Small city has redevelopment hopes after base closure

INGLESIDE, Texas (AP) – The sign just outside town boasts that it’s “Navy Country,” but this quiet city on the edge of Corpus Christi Bay will have to find something else to brag about.

Cruise Ship Center? Research Hub? Rig Yard Country?

Since the Pentagon’s decision last year to shut down Naval Station Ingleside by 2011 in the latest round of military base closures, local officials have been busy figuring out what to do with the sprawling installation.

“I think we’ll have a lot of the best minds in the area working on it and we’re guardedly optimistic,” Ingleside Mayor Gene Stewart said. “It’s going to be a challenge. Obviously, we’re looking for a facility to replace it that has a lot of high-paying jobs. That’s our dream.”

Since opening in 1992, the base has more than doubled the town’s population to 9,400. More than 3,000 military and civilian personnel worked to find and dismantle sea mines and torpedoes around the world. But the Department of Defense decided to concentrate its mainland Navy bases on the East and West coasts, pulling out of the Gulf Coast.

Ingleside is among the more than 100 base conversions under way across the nation following decades of closures. The process can be so complex _ involving law, environmental science, marketing, engineering and other expertise _ that base conversion is considered an emerging career field. Some graduate schools have even offered courses in it.

If the track record set by other closed bases is any indication, it will take years to remake the base into something that can anchor the community’s identity and stoke its economy.

Greg Brubeck of the Coastal Bend Redevelopment Planning Committee said the process would start with an “economic diversification study” to take stock of the available work force and compare it with what employers might be looking for.

Early ideas include ship repair and satellite college campuses, he said. A study showed a cruise ship facilities would be affordable.

“We’re going to look at all kinds of ideas,” Brubeck said. “We’re trying to learn from some of the people that have gone before us.”

In Denver, the former Lowry Air Force Base now provides 1,700 residential units, 500,000 square feet of commercial space, six schools, and 6,000 jobs.

In Texas, the former Kelly Air Force Base in San Antonio was remade into Kelly USA Business Park, which since the base closed in 2001 has leased space to 63 businesses creating 5,140 jobs.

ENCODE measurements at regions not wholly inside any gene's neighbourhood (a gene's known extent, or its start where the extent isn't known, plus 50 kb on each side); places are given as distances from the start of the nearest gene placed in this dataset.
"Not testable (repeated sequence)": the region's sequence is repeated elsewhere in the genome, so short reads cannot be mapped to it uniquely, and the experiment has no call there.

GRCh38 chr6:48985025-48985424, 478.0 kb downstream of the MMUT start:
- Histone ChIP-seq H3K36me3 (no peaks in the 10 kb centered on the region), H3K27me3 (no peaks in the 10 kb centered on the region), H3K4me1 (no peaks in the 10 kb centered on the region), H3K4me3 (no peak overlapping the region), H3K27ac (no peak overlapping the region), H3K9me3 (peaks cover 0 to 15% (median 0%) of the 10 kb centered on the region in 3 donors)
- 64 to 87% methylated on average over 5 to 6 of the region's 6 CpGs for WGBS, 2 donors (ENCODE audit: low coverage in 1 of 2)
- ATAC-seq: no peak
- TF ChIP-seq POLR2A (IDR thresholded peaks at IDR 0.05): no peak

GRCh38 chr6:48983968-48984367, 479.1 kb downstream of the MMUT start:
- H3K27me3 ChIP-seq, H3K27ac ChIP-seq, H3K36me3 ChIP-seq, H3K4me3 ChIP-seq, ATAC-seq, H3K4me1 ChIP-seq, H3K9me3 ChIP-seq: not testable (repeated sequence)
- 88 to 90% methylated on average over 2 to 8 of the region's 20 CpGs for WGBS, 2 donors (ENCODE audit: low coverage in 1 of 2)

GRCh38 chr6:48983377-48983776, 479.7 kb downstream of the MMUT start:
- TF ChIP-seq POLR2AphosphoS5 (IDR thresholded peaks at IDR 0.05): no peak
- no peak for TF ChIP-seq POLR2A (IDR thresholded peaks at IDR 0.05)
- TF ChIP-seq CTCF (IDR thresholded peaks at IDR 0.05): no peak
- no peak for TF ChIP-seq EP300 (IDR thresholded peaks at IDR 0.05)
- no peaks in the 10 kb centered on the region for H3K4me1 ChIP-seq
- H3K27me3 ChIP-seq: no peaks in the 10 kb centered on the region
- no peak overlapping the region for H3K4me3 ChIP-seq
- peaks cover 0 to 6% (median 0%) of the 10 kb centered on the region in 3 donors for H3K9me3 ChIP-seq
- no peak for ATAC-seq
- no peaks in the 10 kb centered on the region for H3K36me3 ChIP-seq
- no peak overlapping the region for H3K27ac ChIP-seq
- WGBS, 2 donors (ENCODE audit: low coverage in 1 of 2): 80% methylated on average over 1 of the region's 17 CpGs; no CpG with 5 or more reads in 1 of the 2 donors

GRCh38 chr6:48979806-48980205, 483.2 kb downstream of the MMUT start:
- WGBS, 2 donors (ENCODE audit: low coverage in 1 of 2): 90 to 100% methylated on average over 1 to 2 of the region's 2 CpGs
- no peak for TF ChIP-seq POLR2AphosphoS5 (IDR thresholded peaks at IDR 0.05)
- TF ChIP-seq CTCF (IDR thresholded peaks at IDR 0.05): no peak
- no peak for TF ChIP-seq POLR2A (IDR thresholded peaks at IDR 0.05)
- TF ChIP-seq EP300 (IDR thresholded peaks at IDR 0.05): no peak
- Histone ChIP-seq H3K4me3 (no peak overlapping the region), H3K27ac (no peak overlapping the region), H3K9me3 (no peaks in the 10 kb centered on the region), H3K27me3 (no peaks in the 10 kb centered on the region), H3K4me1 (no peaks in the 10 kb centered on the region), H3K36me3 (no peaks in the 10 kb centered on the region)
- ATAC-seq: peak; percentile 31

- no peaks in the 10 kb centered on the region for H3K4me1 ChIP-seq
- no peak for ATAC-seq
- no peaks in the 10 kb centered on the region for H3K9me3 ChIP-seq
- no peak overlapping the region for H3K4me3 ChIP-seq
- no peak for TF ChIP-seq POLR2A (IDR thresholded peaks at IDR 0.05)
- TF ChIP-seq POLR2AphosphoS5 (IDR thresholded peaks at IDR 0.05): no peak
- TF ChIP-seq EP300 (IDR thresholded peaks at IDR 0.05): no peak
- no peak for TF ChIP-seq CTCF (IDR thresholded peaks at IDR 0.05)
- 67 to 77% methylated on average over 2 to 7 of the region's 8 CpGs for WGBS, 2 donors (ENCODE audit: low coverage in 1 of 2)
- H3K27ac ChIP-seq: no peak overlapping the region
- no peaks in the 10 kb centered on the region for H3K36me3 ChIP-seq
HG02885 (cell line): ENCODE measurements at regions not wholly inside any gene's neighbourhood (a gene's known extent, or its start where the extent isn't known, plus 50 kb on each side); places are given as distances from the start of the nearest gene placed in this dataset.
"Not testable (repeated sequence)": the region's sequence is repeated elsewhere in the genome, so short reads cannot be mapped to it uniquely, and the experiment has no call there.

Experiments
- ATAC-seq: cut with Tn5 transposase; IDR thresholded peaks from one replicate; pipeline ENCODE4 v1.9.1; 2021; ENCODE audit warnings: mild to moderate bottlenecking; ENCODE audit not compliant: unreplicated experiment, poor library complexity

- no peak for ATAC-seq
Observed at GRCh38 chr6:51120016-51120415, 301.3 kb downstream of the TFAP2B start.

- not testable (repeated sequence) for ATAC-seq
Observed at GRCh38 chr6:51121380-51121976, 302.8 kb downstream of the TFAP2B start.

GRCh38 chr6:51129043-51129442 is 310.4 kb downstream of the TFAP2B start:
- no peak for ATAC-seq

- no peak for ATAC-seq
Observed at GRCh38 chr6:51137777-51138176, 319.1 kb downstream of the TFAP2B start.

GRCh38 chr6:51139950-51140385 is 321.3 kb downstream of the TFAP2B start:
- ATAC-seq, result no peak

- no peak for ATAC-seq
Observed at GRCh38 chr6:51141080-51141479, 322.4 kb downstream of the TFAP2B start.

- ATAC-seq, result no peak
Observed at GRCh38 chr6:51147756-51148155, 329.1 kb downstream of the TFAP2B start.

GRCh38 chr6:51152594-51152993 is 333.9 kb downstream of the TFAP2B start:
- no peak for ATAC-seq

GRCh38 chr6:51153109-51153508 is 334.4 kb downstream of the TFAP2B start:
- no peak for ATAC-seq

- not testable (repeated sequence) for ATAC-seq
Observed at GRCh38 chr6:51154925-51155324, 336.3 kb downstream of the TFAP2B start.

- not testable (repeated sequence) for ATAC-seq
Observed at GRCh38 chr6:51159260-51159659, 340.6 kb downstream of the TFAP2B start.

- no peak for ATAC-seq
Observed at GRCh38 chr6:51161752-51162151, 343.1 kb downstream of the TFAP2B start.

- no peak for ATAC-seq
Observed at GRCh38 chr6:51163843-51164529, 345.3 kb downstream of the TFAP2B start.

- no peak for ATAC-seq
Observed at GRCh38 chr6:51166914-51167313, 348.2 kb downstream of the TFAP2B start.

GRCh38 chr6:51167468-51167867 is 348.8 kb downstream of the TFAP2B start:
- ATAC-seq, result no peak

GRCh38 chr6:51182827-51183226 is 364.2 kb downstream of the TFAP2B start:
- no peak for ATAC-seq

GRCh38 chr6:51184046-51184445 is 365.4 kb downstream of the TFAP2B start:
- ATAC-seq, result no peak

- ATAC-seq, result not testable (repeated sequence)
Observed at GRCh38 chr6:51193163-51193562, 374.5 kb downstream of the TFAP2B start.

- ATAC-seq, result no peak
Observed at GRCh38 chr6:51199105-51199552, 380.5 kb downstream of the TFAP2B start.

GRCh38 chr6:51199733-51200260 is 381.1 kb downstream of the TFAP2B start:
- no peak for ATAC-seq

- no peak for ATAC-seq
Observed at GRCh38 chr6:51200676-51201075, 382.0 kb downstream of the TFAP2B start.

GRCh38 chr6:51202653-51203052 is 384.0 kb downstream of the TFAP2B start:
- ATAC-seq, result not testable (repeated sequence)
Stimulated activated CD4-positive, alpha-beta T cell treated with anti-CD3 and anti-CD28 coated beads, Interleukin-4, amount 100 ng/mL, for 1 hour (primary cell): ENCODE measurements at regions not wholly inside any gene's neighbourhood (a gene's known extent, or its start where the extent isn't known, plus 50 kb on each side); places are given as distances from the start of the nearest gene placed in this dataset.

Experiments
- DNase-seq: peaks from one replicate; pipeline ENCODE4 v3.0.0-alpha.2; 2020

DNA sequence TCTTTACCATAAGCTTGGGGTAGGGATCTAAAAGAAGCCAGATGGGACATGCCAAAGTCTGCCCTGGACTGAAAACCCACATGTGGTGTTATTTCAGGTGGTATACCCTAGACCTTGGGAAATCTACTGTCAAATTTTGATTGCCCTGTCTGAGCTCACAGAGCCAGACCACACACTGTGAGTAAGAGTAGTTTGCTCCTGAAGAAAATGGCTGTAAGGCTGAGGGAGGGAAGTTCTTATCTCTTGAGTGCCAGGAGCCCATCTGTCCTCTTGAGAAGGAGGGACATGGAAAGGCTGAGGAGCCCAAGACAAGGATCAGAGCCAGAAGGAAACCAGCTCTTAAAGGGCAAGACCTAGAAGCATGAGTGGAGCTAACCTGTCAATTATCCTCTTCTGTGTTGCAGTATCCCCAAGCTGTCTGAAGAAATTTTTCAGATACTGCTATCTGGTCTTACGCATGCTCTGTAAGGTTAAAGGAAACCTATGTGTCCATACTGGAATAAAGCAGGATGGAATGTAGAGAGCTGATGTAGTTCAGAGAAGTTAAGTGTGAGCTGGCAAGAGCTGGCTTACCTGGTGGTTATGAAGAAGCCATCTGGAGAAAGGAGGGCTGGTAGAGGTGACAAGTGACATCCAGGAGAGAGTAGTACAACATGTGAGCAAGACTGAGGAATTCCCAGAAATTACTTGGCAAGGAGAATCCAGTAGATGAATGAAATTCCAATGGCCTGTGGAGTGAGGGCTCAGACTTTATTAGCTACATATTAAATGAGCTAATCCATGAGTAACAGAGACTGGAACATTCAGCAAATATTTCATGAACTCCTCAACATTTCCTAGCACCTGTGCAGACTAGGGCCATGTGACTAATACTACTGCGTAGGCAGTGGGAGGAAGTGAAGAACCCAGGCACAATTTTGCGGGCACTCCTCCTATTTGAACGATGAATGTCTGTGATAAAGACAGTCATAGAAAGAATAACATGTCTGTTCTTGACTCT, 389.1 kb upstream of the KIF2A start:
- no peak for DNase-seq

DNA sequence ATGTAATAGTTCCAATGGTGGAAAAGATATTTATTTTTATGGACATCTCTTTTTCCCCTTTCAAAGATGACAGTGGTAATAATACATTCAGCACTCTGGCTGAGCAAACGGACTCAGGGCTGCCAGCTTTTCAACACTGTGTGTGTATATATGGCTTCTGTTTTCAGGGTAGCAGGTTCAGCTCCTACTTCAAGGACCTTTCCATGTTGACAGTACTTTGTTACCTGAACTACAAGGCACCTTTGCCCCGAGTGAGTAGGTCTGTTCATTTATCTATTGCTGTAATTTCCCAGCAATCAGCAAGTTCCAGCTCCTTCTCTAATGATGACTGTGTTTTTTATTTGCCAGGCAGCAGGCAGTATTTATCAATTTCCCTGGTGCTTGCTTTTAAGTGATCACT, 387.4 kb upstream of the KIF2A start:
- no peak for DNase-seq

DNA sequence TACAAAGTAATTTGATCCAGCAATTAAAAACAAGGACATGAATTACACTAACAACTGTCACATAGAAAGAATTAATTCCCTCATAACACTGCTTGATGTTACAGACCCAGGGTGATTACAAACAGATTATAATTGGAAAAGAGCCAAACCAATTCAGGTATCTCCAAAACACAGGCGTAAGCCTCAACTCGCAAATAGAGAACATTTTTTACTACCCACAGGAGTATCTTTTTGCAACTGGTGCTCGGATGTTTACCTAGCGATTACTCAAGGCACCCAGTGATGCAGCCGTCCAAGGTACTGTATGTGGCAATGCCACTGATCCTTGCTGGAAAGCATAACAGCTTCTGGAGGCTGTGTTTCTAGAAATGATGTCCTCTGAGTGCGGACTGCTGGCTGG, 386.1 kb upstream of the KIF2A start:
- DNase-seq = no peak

Some communities have had a harder time.

Beeville, a rural town of about 13,000 located 75 miles inland from Ingleside, lost Chase Field Naval Air Station in 1993. The town announced in January _ well over a decade later _ that a helicopter maintenance and repair facility would bring jobs to the former base.

A runway and hangars in the middle of nowhere wasn’t exactly an easy sell, Beeville Mayor Kenneth Chesshir said.

“It was tedious,” he said. “So many times someone would offer to come or come down and talk about coming, but most of the time it fell apart. It’s a pretty tall order just to tell somebody to bring industry when the whole country’s trying to bring industry.”

Beeville suffered from its inland isolation, Chesshir said, while Ingleside is more strategically placed in an era when offshore oil and gas exploration is thriving and people are clamoring to live on the coast.

Stewart agreed.

New homes are going up and selling, Stewart said, and many to people like him work in Corpus Christi but want to live in a small town. While the power lines and fuel tanks of area industry are omnipresent in Ingleside, there’s still sea air, live oaks and a great skateboard park.

The base itself is like a bucolic college campus, and Stewart said one university has already expressed interest. The barracks could be converted to dormitories, and there’s a fitness center, Olympic-sized swimming pool, baseball diamond, tennis courts and a jogging track.

The base also has wharf and dock space on a deep water harbor with easy access to the Gulf of Mexico and the Intracoastal Waterway.

“It’s hard to imagine losing the number of jobs with Ingleside, but we’re a growing area,” Stewart said. “We’re seeing growth and a lot of this has come to pass since the announcement.”

Lined up to the west of the base are offshore rig building, chemical, and refining companies such as Kiewit Offshore Services, Oxychem Inc., DuPont Co., and Sherwin Alumina Co.

Permitting is under way for three, possibly four, liquefied natural gas plants, which would mean a 26-mile pipeline and about 300 short-term jobs and about 100 long-term jobs.

It’s all been a boon for the county airport, which now has new hangars and terminal space with a pilot’s lounge, business center, a flight simulator.

One possible sign the town’s economy won’t sag soon was the line of workers taking a break during a recent training session for Dynamic Industries.

The Louisiana-based company has trained some 300 people since January to help build and repair oil and gas rigs, said Olga Galvan, Dynamic Industries’ director of personnel. It’s one of four new building and maintenance yards catering to the offshore exploration industry in a short stretch of roadway east of the base. She said the hiring was accelerated by hurricane damage to offshore rigs, but the jobs are here to stay.

“Ingleside’s still going to keep growing up and getting bigger,” said Trinidad Nunez, a 36-year-old who was hired away from another yard.

Pete Bhakta, general manager of the town’s Best Western and Studio 6 motels, said business is better than ever with all the offshore activity.

“We expected the base would be a permanent fixture,” he said. “It will have an impact to our business and to a lot of businesses.

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